I’ve been invited to Domino parties several times since it began in 2012. I always found a reason not to go. Most of the time I blamed work but now I realize it was just me, being lazy and absolutely boring. This time, I got the stick from up my a** and just did it. The party was going down in Eldoret (Eldy) and this being my second time in the town; suffice to say, it was a charm.
Road travel by public means
My pal Dee and I took a North Rift Shuttle behind Afya Centre in Nairobi’s Tom Mboya Street. The fare to Eldy on a normal day is ksh. 800. North Rift Shuttles are very comfortable since they carry 11 passengers and maintain good speed.
It’s a 5 hour trip from Nairobi to Eldy by road. We made a stop at a resort in Nakuru for about 15 minutes. The stop is important since that’s the only potty break you get. It also gives you time to shop for light snacks, food, refreshments, and allows you to walk around and stretch your legs.
We arrived in Eldy at around 2 pm. Another friend was already there so it made things easier. We took a cab for ksh. 200 (which is the standard Eldy cab rate, let no one fool you) to a hotel called Bandaptai.
Bandaptai Hotel and Restaurant
Bandaptai hotel has a very well stocked bar: manned by a very nice gentleman called Steve. We said hi to him as we took note of the alcohol selection and bookmarked it for later. By this time, we were very hungry so we ordered a simple meal of ugali and mutton stew. Accompanied it with a glass of Mursik, a local Kalenjin delicacy. It’s made by fermenting milk in a special guard. Mursik is claimed to cure all manner of things, and athletes swear by it but the only thing I’m sure of is that it induces very strong feeling of siesta. The hotel charged us at ksh. 1000 per room, without breakfast. With breakfast, it came to 1500 per person/room.
The night scene in Eldy was more excitable than we anticipated. The thing with Eldy is that it hosts several universities, so most times there are a lot of young bloods who just want to have a good time. Meaning there are enough people who want to paint the town every night.
The crew decided that Club Timba would serve us well for Friday Turnup, especially since most of us were feeling like we needed to dance. Club Timba is unlike any club I’ve been to before and I wish I’d taken photos but I was too lit for the night. So I’ll try my best to describe it. The walls are entirely made of wood, (Timba is wood in Swahili) and it’s designed in the manner of an amphitheatre. So, you have several levels with nice cosy seats from the very top, lining the wall to the middle where there is a platform for the DJ. This means that everyone sees what is happening on the floor. And the DJ is lit, you more than just hear it, you see it. The bars are conveniently positioned on both ends of the club. One at the top and another at the bottom and the washrooms are on your way to the exit. I think.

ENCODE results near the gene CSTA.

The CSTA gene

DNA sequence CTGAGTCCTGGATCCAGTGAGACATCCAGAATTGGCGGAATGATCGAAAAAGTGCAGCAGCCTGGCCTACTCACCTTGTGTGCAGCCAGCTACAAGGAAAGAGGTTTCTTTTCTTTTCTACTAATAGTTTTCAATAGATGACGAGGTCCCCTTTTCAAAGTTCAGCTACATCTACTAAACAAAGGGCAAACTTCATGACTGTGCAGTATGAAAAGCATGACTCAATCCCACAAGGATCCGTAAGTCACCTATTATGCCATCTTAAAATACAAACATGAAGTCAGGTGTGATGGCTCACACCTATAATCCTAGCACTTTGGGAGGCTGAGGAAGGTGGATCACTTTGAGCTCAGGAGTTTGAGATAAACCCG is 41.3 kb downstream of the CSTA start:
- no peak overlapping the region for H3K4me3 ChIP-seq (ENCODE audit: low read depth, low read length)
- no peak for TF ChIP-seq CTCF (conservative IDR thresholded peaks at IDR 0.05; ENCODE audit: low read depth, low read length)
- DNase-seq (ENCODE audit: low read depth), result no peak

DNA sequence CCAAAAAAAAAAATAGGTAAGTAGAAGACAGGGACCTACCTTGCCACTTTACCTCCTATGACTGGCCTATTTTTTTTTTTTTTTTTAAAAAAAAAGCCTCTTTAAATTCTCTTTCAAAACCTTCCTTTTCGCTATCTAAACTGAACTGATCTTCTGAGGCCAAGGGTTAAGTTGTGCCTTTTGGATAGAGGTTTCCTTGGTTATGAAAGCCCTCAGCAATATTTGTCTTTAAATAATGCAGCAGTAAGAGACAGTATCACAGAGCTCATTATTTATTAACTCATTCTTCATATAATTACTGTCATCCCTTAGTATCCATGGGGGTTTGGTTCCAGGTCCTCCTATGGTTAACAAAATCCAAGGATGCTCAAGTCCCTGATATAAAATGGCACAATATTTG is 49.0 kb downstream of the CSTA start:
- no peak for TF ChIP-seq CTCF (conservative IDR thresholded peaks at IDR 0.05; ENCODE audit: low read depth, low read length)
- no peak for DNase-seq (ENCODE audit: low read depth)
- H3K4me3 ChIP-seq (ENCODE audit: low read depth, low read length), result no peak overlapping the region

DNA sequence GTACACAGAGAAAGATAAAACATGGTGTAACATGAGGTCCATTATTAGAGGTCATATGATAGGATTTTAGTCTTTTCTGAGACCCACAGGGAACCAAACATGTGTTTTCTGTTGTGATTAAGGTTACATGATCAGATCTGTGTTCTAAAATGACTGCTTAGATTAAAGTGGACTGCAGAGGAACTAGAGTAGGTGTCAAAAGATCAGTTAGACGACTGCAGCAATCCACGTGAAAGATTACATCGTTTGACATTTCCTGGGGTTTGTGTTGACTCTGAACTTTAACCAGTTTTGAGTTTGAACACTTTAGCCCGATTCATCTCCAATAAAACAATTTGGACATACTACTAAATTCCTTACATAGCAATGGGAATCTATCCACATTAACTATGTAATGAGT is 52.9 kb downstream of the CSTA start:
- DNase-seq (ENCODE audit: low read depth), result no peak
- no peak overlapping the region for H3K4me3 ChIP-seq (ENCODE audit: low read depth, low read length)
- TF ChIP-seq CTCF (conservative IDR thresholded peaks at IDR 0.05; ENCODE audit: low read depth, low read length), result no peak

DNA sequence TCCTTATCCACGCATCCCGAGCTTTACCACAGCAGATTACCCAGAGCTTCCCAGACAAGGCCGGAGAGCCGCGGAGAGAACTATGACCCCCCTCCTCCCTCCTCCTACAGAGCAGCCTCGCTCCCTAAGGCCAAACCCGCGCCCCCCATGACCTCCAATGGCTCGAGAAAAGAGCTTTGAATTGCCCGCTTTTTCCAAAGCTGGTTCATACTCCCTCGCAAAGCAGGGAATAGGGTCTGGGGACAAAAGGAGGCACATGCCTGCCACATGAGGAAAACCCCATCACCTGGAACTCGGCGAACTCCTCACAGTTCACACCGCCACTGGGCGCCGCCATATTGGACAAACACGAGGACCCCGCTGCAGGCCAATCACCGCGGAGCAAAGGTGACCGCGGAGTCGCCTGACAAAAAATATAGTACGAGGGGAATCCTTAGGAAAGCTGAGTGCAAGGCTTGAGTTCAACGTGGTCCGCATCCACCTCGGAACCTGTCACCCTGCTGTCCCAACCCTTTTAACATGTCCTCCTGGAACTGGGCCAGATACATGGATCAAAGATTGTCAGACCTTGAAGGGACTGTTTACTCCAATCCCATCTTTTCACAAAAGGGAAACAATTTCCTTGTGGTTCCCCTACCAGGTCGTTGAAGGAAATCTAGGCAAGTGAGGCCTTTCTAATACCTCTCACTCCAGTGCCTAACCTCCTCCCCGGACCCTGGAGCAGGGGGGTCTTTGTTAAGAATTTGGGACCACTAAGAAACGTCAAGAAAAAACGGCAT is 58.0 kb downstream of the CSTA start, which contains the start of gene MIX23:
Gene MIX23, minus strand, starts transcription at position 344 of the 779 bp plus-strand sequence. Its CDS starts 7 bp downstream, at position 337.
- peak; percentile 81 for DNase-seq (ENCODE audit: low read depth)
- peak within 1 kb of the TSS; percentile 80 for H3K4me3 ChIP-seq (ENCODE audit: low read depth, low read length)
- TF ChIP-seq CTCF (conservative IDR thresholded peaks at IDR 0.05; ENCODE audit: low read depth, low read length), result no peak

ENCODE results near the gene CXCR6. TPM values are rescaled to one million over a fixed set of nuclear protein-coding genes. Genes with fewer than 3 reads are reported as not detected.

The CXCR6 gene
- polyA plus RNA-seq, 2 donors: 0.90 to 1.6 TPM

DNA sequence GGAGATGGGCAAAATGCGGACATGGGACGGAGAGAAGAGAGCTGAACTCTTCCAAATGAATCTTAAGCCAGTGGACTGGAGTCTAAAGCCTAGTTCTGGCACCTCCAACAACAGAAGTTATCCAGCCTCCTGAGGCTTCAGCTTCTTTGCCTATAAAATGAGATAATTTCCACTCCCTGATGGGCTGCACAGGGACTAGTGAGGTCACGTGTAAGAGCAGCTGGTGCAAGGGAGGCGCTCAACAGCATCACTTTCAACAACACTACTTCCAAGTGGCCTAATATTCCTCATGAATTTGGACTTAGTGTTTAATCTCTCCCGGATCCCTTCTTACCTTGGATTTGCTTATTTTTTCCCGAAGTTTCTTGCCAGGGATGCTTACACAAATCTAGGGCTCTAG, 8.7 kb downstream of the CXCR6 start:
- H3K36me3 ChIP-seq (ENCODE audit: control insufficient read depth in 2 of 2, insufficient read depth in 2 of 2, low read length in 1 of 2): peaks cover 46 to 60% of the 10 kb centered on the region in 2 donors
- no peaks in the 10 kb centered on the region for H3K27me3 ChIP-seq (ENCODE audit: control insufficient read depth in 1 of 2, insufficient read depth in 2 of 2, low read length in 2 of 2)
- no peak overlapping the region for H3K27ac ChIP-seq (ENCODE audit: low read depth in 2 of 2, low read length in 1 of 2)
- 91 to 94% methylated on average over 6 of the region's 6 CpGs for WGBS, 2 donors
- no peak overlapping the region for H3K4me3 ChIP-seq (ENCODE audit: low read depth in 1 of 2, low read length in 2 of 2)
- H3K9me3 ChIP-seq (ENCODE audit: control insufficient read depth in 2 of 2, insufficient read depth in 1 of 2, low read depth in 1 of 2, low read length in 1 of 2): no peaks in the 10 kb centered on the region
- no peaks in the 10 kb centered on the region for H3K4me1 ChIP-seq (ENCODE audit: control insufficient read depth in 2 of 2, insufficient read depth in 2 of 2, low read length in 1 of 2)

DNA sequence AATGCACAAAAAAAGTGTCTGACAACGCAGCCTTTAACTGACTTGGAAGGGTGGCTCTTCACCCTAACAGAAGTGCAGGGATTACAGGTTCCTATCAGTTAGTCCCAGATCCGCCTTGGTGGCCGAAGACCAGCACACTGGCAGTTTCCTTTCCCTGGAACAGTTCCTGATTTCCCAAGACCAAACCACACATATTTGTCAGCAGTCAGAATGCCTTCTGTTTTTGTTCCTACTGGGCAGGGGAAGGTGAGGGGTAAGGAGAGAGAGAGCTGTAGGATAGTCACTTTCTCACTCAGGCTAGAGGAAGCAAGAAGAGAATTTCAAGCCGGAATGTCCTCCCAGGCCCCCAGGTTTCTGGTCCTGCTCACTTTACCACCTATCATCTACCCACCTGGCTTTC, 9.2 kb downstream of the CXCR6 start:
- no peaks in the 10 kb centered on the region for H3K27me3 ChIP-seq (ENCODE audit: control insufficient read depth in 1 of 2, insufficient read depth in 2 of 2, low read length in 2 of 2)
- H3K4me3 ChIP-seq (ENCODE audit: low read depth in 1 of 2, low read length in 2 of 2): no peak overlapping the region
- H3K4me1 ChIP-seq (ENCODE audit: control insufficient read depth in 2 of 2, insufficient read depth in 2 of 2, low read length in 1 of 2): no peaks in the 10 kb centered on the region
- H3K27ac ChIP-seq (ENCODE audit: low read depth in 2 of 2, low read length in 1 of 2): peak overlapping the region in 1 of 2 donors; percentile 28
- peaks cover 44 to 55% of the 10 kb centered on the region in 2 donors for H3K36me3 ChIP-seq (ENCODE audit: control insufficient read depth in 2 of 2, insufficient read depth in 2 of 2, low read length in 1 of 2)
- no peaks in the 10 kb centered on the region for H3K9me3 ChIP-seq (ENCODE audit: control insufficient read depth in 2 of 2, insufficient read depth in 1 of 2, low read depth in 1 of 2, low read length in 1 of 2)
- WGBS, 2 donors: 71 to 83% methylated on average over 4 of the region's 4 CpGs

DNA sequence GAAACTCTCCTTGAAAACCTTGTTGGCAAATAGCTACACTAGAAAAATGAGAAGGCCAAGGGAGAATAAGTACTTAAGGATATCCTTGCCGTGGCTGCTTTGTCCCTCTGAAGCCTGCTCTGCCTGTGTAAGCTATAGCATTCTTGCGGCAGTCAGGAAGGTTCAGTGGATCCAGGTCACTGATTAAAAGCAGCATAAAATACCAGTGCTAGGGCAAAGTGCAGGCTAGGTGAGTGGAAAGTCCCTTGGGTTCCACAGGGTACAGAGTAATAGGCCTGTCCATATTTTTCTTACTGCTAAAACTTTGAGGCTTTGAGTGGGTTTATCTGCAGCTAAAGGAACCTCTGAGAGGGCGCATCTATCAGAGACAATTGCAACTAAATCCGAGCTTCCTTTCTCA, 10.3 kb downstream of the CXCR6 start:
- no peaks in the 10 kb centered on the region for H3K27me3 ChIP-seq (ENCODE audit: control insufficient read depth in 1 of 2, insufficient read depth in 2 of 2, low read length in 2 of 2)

For lack of a better word, I’ll term this trip to Eldoret as Party Tourism since that was what we were going to do in Eldy. Club Timba was great. There were 2 DJs who played very good music and had the entire club dancing wildly, but we left at around 2 am. Which is actually a bit early, but a good number of us had travelled for the main event – the Domino Party, which was the next day. So we had to rest, properly.
The Sikh Union Gulab Lochab Club
I spent Saturday afternoon at the Sikh Union Gulab Lochab grounds, an Asian members club, watching the Domino Revolution management team putting up tents for the party. It low key felt like a gypsy caravan had decided to stop in the town and set up their home for a few days. Once I’d had enough of gypsies, I figured I might as well find a shady spot to shield me from the very hot highland sun. Dee and I were introduced to the club’s nice, clean swimming pool that costs ksh. 300 for an entire day of swimming, coupled with an attentive trainer and a dedicated lifeguard. And yes, I was tempted to swim in my underwear since I didn’t carry any costumes but good manners prevailed that day.
Domino Revolution Party
Domino Revolution is a destination party organized by a few genius people. Two of them, DJs. The tickets range from ksh. 1500 to 1000 depending on when you decided to attend the party and they have hosted parties in Naivasha, Nakuru, and Elementaita, but Eldy is the party’s home.